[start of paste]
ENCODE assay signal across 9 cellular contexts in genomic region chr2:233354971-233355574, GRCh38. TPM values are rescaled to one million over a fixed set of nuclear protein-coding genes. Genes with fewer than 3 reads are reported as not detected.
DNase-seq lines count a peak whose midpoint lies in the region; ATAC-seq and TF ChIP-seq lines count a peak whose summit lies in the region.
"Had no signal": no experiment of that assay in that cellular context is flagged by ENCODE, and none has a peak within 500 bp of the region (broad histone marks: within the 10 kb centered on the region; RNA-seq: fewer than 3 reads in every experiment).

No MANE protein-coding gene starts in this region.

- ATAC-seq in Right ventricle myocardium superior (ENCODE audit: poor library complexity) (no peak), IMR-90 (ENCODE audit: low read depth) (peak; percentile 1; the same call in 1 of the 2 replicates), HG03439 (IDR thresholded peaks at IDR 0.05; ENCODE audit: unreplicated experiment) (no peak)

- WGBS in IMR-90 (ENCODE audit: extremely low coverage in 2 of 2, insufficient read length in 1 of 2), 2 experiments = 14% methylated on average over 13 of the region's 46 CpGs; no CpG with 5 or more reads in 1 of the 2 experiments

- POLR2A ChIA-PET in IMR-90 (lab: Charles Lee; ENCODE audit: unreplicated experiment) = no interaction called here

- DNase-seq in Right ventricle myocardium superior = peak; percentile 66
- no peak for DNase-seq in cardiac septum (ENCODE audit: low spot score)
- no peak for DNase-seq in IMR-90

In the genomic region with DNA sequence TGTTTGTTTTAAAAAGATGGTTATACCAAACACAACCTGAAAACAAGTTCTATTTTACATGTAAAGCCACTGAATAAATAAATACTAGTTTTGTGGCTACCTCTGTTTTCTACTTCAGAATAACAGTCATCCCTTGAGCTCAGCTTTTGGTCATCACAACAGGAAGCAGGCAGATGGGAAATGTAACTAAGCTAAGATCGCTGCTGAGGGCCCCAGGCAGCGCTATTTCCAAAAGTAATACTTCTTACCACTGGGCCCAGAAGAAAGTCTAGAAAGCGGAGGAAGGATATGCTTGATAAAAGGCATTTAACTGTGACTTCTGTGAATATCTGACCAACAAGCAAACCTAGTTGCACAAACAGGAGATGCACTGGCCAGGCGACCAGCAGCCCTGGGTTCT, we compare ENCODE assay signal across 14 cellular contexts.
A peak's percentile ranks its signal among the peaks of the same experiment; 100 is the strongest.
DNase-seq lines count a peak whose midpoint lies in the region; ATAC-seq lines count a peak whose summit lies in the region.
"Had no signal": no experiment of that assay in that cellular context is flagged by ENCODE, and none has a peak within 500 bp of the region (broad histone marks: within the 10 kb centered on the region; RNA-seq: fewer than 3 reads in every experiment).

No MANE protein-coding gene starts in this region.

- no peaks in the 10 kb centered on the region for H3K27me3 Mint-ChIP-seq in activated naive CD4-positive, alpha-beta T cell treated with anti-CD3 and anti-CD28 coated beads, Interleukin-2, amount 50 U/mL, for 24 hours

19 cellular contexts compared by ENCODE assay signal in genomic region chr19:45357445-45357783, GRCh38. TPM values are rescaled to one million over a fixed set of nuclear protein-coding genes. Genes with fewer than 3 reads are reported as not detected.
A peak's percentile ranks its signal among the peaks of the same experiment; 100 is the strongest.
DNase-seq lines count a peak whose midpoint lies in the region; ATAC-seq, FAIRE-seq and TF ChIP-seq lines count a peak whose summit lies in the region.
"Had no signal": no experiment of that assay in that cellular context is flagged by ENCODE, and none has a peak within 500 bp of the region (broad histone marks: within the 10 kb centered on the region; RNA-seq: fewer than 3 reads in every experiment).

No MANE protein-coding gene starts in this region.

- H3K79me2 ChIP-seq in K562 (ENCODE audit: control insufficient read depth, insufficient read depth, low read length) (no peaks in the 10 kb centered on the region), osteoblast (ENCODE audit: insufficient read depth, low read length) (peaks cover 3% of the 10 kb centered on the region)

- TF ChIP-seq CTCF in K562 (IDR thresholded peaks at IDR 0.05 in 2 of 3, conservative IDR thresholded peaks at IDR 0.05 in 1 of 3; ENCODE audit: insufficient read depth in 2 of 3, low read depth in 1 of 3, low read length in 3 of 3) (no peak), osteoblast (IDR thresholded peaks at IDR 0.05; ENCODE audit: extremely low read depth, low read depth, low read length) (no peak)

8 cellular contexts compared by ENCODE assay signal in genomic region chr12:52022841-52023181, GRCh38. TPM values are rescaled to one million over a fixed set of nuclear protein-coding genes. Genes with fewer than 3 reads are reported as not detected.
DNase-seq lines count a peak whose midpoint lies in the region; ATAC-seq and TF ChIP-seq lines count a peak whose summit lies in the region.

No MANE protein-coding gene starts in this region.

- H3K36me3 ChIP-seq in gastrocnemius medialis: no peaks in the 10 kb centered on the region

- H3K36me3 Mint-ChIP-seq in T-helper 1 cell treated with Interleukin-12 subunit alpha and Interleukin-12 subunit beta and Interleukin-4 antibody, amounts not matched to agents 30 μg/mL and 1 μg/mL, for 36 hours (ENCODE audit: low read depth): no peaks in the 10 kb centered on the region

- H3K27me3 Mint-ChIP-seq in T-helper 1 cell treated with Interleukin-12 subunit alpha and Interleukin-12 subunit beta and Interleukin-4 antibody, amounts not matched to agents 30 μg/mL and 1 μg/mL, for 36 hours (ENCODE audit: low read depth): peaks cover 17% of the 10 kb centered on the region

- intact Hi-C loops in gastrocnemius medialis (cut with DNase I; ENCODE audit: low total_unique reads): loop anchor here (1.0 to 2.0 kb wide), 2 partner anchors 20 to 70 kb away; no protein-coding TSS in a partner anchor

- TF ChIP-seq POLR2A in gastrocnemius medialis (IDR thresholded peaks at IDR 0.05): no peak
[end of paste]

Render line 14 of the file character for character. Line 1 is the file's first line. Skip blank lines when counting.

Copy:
"Had no signal": no experiment of that assay in that cellular context is flagged by ENCODE, and none has a peak within 500 bp of the region (broad histone marks: within the 10 kb centered on the region; RNA-seq: fewer than 3 reads in every experiment).